ONLINE: The online petition against changes to Australia’s cervical cancer screening program has revealed more than 70,000 people (most of whom we could assume are women) are deeply concerned about what the upcoming changes mean.
Their comments also reveal a number of misconceptions about the new screening program, which will now be rolled out in December 2017, rather than in May as planned.
It seems that in concentrating on the science behind shifting away from Pap smears every two years to testing for the human papillomavirus (HPV) every five years, our medical authorities have failed to convince many Australian women this move will save lives.
Convincing women to come on board is, of course, critical to the success of the new screening program, which is forecast to improve cervical cancer detection rates by at least 15% and is good news for women.
So let’s have a look at some common misconceptions and concerns about changes to the cervical cancer screening program raised by some of my patients and by the many people signing up to the change.org petition.
Myth #1: no more Pap tests means no more invasive examinations
Quite a few of my patients have thought the new screening program means the end of invasive examinations. And I say “unfortunately not”. For most women the collection procedure will be exactly the same as before. This means you will still have to lie on a couch and a doctor or nurse will still insert the dreaded speculum. This instrument is needed to hold the vaginal walls gently apart so that the cervix at the end of the vagina can be seen.
Two small brushes are used to sample cells from both the outside of the cervix and from the opening which leads up to the uterus. Rather than the specimen being smeared on a slide (as with Pap smears), the two brushes are swizzled around in a preservative liquid, which separates out most of the collected cells and any HPV, the virus responsible for at least 99.7% of cervical cancers.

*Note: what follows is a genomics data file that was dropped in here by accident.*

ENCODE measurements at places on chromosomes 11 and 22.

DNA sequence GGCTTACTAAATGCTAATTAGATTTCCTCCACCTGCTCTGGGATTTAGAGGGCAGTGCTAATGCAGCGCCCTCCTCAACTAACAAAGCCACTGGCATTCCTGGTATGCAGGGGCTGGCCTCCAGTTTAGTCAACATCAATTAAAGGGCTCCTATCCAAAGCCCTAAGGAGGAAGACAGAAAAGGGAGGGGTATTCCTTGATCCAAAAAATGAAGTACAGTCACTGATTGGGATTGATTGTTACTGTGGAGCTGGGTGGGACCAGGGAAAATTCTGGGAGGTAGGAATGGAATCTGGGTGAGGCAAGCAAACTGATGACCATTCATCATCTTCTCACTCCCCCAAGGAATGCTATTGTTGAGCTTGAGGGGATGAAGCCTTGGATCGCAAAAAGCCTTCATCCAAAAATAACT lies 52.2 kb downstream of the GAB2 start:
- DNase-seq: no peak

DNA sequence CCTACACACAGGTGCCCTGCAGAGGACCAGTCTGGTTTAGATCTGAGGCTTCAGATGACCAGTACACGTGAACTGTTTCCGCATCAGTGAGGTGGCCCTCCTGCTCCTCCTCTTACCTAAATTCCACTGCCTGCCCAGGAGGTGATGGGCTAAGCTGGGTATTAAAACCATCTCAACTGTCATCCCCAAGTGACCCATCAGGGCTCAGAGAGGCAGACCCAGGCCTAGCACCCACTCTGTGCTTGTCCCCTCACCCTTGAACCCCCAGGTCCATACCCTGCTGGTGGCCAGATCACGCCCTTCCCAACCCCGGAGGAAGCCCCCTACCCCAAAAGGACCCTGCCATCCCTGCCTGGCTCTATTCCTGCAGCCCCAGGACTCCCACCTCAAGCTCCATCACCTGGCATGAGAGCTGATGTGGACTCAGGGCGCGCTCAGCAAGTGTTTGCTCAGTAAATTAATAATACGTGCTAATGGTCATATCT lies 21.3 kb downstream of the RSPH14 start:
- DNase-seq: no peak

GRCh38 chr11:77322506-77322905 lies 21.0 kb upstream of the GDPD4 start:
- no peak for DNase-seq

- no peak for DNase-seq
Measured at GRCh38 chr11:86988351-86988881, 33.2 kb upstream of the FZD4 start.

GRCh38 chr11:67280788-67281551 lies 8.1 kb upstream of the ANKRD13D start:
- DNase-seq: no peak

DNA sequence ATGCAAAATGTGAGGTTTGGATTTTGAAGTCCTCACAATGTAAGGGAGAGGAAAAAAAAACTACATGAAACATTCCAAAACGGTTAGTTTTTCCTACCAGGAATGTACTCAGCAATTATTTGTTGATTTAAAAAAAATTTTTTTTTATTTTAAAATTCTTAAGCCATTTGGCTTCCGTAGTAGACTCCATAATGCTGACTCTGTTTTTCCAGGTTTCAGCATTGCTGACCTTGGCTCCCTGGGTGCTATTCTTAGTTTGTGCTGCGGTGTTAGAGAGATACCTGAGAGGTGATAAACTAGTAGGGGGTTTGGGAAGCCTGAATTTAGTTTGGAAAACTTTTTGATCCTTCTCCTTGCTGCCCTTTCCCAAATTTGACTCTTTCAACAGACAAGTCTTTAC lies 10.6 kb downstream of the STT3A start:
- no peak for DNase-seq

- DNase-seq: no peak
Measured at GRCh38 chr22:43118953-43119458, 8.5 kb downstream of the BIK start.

But it’s not until the specimen gets to the pathology lab that the process really changes.
First, the specimen is checked for HPV and only if HPV is present will cells be examined for signs of pre-cancer or cancer.
There is also the option for women who have previously avoided having Pap tests for cultural, religious or personal reasons to collect their own HPV sample. It is estimated that even if a woman has only one self-collected test at age 30 she reduces her risk of cervical cancer by about 40%.
Myth #2: the new test could miss types of cervical cancer not related to HPV
Almost 85% of cervical cancers are actually skin cancers, triggered not by the sun but by HPV. This type of cervical cancer usually takes about 15-20 years to develop. So, HPV testing gives us a chance to detect potential problems long before there is anything to see on a Pap test.
In the new program, women who carry the highest risk HPV types will then have their cells examined using a more sensitive test known as liquid-based cytology. They will also be automatically referred to a gynaecologist for further tests. If other kinds of HPV are found, a check whether the cells show any changes will guide whether the woman is referred for other tests or simply monitored more closely.